Allen S. Maller

UNESCO’s one eyed view of Jerusalem’s Temple Mount

In the Greek world, the Jerusalem Temple (Beit HaMikdosh) was well known, while the Ka’aba, the House of God (Baitullah) in Mecca was not known by name at all. The first Roman reference to the Baitullah is from Diodorus Siculus, a first century BCE Roman historian who wrote that in Arabia there was a temple greatly revered by the Arabs.

According to G. E. Von Grunebaum, who I studied with at UCLA in 1959, Mecca was also mentioned by Ptolemy, a second century Alexandrian mathematician, astronomer, and geographer, “The name he gives it allows us to identify it as a South Arabian foundation created around a sanctuary.” (G. E. Von Grunebaum, Classical Islam: A History 600–1258, p. 19)

Yet these two cities and sanctuaries, one almost unknown and the other destroyed during Greco-Roman times, were believed to be the navel of the world during the Middle Ages, and were frequently portrayed by Christians, Jews, and Muslims in the center of their maps.

Indeed, much of the folklore about these two holy sites is very similar; as the following fable illustrates, and shows how two holy places can become like one. This narration, transmitted orally in both Arabic and Hebrew for many centuries, and finally written down in several versions in the 19th century; explains how. Some say this happened in the time of Adam and others say in the year that Abraham was born.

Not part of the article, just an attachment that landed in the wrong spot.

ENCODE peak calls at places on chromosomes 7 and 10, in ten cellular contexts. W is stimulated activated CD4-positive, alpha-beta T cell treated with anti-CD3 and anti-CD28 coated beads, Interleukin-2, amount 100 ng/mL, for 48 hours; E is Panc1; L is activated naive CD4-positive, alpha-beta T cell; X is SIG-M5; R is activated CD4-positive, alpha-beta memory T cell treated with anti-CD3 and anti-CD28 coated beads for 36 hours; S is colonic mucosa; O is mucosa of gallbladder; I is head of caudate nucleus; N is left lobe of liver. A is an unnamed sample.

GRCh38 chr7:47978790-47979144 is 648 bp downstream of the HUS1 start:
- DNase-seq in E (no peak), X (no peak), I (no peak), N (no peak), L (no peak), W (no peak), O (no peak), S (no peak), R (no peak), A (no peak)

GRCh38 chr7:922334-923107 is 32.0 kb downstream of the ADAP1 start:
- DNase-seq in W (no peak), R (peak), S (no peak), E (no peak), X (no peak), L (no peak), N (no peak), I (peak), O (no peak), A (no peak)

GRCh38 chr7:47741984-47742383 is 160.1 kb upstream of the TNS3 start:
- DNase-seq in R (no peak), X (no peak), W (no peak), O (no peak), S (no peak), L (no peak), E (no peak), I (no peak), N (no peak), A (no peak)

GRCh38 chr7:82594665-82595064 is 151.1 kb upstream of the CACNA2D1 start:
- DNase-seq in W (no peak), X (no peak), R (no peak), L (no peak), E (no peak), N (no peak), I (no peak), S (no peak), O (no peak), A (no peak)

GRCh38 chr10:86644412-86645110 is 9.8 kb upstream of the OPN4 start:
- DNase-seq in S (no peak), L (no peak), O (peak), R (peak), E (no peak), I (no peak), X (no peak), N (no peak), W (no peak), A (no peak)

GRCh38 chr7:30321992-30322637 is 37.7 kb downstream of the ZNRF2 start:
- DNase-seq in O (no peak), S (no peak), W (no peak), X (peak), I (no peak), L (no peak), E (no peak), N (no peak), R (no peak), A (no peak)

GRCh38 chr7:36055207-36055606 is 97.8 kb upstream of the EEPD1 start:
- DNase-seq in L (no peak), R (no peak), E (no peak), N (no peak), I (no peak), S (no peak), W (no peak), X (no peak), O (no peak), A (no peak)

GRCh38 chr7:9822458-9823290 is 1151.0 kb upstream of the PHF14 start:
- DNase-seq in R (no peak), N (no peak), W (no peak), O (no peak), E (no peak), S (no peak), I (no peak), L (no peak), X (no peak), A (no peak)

Two brothers who inherited a ‘valley to hilltop’ farm from their father, divided the land in half so each one could farm his own section. Over time, the older brother married and had four children, while the younger brother was still not married.

One year there was very little rain, and the crop was very meager. This was at the beginning of a long term draught that would turn the whole valley into an arid, treeless, desert where even grain did not grow, and all the springs dried up.

The younger brother lay awake one night praying and thought. “My brother has a wife and four children to feed and I have no children. He needs more grain than I do; especially now when grain is scarce.”

So that night the younger brother went to his barn, gathered a large sack of wheat, and left his wheat in his brother’s barn. Then he returned home, feeling pleased with himself.

Earlier that very same night, the older brother was also lying awake praying for rain when he thought: “In my old age my wife and I will have our grown children to take care of us, as well as grandchildren to enjoy, while my brother may have no children. He should at least sell more grain from his fields now, so he can provide for himself in his old age.”

So that night, the older brother also gathered a large sack of wheat, and left it in his brother’s barn, and returned home, feeling pleased with himself.

The next morning, the younger brother, surprised to see the amount of grain in his barn seemed unchanged said “I did not take as much wheat as I thought. Tonight I’ll take more.”